Threat Research – SY0-601 CompTIA Security+ : 1.5

Researching and understanding potential threats is an ongoing part of any security professional’s job. In this video, you’ll learn about vendor websites, vulnerability feeds, academic journals, RFCs, and more.

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To be able to stop a threat you have to know the threat exists. And as an IT professional, you will be doing a lot of research around these threats. The threats are changing all the time, the scope of the threats is different every time. And although you may understand how an attacker gets into one network, it’ll be a completely different method they use for a different network. You also find yourself collecting research information from many different resources. Every resource has a different emphasis and a different amount of information they can provide and you’re going to have to bring all of that information together to really understand these threats.

If you’re interested in knowing the threats associated with an operating system or an application, you should start with the companies that wrote the operating system or the application. Those vendors know their products better than anyone else. And they’re also often the first one to know about vulnerabilities. There’s usually a page on a vendor’s website where they keep track of all of the known vulnerabilities. And usually there’s some type of notification process so they can inform you immediately when a new vulnerability is discovered.

The National Institute of Standards and Technology maintains a comprehensive database of vulnerabilities. This is the National Vulnerability Database and it keeps within that database a list of CVEs or Common Vulnerabilities and Exposures. It’s common to supplement this database with third party feeds from other organizations. You might roll up all of those vulnerability feeds into one central vulnerability management system. This allows you to keep track of all the latest vulnerabilities, identify vulnerabilities that may be specific to your environment and have some method to be able to be informed immediately when a vulnerability is disclosed.

Another good source of information comes from conferences. This is a place you can go to learn the latest of vulnerabilities and threats that could be affecting you. There are usually researchers that will present information at these conferences that can help explain things that they found that are new, trends that may be occurring in the industry or information about the latest hacks. This is also a good place where you can learn from people who’ve gone through these attacks. Very often there’s some lessons that can be taken away and their stories can help give you ideas of how to protect your network even better. And since this is a grouping of people who have similar goals, it’s a great opportunity to forge some professional relationships and have people you can talk to after the conference is over.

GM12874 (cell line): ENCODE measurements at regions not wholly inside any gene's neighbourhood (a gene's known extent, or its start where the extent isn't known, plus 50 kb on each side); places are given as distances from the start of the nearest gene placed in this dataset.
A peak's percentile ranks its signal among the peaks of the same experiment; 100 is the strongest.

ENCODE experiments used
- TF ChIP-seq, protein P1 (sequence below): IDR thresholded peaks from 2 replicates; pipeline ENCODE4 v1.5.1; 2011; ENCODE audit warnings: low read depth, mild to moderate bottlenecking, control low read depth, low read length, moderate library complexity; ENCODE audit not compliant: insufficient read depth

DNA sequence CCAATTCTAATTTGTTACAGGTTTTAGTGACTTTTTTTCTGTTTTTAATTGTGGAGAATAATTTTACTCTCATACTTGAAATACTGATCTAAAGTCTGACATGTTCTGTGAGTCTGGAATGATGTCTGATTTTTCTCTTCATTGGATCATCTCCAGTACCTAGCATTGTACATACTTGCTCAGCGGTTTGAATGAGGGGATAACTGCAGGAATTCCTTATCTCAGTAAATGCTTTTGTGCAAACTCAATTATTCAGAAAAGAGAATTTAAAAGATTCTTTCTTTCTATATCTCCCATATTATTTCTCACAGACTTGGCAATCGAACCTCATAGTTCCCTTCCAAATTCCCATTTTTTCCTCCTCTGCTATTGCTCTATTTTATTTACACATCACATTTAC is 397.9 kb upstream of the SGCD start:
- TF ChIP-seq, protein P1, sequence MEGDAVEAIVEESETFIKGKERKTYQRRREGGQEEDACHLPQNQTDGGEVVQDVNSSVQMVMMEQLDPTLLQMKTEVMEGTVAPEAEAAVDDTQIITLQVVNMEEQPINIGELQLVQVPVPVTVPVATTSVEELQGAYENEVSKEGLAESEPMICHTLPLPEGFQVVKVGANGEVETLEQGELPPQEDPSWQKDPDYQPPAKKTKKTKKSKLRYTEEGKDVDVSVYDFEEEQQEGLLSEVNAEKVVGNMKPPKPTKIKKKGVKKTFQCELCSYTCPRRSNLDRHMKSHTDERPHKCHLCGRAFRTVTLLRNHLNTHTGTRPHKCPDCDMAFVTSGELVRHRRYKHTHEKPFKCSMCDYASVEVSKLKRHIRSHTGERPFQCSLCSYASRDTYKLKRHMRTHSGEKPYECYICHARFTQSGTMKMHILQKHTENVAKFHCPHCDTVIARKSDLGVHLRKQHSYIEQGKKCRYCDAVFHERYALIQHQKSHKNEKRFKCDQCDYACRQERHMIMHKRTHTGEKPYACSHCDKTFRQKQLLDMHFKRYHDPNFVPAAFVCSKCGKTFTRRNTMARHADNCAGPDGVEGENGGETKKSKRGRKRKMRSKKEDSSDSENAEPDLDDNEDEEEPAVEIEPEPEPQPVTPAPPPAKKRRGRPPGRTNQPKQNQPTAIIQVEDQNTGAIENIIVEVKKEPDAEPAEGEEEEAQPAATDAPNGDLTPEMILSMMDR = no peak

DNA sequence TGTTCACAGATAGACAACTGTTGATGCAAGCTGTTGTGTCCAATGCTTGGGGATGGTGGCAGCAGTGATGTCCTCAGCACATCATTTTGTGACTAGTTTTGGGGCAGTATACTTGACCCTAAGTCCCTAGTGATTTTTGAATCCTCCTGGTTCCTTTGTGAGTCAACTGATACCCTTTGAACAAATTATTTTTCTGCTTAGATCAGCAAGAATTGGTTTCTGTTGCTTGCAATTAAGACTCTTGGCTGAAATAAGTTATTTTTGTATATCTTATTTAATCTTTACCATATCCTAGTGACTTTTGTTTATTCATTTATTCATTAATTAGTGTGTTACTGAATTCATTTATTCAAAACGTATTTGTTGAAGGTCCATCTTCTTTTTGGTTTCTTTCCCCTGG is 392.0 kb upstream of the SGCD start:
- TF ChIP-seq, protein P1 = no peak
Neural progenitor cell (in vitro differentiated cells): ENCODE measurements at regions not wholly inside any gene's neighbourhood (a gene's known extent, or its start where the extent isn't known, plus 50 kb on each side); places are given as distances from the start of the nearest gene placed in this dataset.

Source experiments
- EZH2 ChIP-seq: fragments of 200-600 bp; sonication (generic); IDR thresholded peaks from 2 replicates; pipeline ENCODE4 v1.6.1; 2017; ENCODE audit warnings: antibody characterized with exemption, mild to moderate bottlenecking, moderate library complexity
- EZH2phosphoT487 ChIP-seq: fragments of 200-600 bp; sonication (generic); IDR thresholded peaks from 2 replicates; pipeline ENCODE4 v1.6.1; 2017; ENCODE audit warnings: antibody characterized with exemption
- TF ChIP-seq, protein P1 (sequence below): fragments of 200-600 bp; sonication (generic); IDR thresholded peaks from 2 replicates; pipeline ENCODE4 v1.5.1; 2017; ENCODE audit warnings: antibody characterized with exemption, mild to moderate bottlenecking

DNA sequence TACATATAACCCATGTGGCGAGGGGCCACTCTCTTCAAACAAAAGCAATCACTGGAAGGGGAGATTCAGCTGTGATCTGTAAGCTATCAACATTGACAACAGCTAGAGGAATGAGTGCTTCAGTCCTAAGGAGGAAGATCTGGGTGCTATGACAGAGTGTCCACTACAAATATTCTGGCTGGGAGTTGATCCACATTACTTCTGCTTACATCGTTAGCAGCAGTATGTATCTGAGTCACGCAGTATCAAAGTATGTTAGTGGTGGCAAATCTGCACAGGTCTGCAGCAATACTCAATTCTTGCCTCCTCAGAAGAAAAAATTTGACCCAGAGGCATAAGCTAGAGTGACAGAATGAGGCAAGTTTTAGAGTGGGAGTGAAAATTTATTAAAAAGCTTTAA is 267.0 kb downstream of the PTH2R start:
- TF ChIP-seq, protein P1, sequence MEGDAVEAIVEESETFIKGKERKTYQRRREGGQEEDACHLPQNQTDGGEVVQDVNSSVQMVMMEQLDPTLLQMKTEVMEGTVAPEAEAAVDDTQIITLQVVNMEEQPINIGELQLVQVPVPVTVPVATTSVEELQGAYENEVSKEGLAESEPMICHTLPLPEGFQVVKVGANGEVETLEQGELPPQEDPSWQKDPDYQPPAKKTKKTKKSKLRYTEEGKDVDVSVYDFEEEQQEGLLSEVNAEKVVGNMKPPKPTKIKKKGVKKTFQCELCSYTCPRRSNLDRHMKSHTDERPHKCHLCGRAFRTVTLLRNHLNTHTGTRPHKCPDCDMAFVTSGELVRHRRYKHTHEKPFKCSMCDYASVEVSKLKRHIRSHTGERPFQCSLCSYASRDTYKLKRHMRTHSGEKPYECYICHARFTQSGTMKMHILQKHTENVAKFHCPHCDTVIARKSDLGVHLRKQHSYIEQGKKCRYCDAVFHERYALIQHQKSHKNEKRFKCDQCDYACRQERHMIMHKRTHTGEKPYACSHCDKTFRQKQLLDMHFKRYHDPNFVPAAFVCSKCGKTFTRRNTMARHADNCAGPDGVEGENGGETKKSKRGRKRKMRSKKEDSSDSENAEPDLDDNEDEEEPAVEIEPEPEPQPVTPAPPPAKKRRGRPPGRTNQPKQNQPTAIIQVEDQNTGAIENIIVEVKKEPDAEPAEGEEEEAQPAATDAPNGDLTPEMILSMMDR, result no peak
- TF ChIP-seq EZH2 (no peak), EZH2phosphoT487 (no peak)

If you want to get detailed information about attack types and how people have had to deal with them, then you want to reference some academic journals. These are usually periodicals or online resources that are written by industry experts. They usually provide information about existing security technologies and evaluate which types of security technologies may be better than others. These are also great resources to learn detailed information about the technology. It’s common to find a deep dive into a type of malware where it has been broken apart, decompiled, and you really understand exactly the way the malware operates.

These journals are also great places to learn more about very specific aspects of the technologies you may be using today. If you want to learn more about the details behind the scenes, these academic journals will provide it. If you’ve done any type of work in information technology, then you’ve probably heard the term RFC referred to a standard or a method of doing a particular task. RFCs are a way to track and formalize a set of standards that anyone on the internet can use. And although many of these RFCs are standards documents, you’ll also find other types of documents such as Experimental, Best Current Practice, Standard Track, and Historic Documents.